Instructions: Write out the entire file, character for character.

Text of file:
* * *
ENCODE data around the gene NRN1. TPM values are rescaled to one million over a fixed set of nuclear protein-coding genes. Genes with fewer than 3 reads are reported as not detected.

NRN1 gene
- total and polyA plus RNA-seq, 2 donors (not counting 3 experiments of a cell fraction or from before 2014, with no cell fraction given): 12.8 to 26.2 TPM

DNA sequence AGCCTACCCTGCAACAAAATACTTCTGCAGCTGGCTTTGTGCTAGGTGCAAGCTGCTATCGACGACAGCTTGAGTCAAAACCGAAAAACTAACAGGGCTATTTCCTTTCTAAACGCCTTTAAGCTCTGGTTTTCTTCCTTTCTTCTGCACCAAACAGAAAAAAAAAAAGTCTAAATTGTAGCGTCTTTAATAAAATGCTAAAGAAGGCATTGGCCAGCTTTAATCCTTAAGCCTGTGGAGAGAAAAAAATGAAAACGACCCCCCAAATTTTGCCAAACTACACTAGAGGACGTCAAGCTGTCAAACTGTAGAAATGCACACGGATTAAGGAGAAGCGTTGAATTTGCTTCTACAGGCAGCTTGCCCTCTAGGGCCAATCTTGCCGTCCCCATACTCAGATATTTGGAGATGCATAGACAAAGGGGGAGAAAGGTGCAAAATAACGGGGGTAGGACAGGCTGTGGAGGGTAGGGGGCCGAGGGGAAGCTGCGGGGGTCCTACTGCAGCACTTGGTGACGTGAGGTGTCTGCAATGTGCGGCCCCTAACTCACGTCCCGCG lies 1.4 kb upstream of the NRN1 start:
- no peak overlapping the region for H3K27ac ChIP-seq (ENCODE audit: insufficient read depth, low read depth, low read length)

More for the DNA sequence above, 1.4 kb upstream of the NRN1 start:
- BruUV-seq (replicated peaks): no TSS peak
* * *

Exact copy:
ENCODE data around the gene NRN1. TPM values are rescaled to one million over a fixed set of nuclear protein-coding genes. Genes with fewer than 3 reads are reported as not detected.

NRN1 gene
- total and polyA plus RNA-seq, 2 donors (not counting 3 experiments of a cell fraction or from before 2014, with no cell fraction given): 12.8 to 26.2 TPM

DNA sequence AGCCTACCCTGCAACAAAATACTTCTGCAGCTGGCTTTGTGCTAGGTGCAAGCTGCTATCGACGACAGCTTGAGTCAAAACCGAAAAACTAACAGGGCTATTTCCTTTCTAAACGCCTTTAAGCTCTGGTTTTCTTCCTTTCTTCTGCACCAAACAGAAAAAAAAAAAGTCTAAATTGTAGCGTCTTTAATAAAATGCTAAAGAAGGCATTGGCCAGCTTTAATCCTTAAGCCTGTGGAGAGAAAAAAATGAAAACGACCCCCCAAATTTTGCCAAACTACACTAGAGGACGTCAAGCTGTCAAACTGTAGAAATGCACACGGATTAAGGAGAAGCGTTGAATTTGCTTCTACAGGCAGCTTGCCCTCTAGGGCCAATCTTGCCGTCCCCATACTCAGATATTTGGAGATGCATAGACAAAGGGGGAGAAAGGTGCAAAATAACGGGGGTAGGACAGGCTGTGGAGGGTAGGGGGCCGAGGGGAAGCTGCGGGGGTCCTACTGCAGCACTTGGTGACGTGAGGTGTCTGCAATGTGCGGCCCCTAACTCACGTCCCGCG lies 1.4 kb upstream of the NRN1 start:
- no peak overlapping the region for H3K27ac ChIP-seq (ENCODE audit: insufficient read depth, low read depth, low read length)

More for the DNA sequence above, 1.4 kb upstream of the NRN1 start:
- BruUV-seq (replicated peaks): no TSS peak